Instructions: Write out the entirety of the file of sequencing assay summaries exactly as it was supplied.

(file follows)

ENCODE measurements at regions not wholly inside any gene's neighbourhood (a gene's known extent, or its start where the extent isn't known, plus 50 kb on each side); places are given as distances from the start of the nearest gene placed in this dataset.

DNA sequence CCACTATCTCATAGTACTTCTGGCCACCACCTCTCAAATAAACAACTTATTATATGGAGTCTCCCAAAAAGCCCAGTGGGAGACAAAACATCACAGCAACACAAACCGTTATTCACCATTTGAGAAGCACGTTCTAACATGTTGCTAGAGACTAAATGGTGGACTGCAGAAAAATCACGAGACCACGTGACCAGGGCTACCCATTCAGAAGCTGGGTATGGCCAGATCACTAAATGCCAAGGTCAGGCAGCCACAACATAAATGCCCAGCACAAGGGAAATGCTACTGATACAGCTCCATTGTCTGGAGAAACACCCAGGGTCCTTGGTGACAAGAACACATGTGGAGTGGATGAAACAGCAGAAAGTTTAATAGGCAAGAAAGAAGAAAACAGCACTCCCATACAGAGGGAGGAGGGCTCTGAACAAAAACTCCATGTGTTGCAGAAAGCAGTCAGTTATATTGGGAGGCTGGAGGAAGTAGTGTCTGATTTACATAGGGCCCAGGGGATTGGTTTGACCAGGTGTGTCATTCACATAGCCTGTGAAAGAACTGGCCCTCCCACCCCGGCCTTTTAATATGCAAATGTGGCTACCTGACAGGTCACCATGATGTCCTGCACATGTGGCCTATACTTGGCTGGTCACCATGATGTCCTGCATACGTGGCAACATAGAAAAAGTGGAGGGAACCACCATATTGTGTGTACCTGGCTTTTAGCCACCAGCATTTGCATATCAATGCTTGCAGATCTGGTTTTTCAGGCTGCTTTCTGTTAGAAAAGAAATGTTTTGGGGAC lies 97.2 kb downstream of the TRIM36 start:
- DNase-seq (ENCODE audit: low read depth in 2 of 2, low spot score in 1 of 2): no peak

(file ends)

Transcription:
ENCODE measurements at regions not wholly inside any gene's neighbourhood (a gene's known extent, or its start where the extent isn't known, plus 50 kb on each side); places are given as distances from the start of the nearest gene placed in this dataset.

DNA sequence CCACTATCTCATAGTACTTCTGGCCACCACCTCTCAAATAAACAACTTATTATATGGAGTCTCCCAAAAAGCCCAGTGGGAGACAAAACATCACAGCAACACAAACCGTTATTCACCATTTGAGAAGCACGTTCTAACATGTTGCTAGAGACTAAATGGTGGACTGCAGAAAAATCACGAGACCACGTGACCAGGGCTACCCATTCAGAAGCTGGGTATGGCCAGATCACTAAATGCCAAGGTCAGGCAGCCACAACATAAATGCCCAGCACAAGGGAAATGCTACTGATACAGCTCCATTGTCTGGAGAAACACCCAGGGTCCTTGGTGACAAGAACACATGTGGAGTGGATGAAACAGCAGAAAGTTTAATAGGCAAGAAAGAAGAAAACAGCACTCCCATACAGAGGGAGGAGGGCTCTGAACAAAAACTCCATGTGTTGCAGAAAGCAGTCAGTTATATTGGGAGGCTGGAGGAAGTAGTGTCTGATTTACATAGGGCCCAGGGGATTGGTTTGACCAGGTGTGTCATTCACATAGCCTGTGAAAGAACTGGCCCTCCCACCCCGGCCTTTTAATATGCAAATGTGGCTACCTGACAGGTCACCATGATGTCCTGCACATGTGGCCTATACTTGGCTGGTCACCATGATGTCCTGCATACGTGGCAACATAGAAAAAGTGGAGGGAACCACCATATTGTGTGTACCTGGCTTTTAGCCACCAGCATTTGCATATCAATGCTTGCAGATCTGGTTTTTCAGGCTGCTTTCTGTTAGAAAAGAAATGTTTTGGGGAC lies 97.2 kb downstream of the TRIM36 start:
- DNase-seq (ENCODE audit: low read depth in 2 of 2, low spot score in 1 of 2): no peak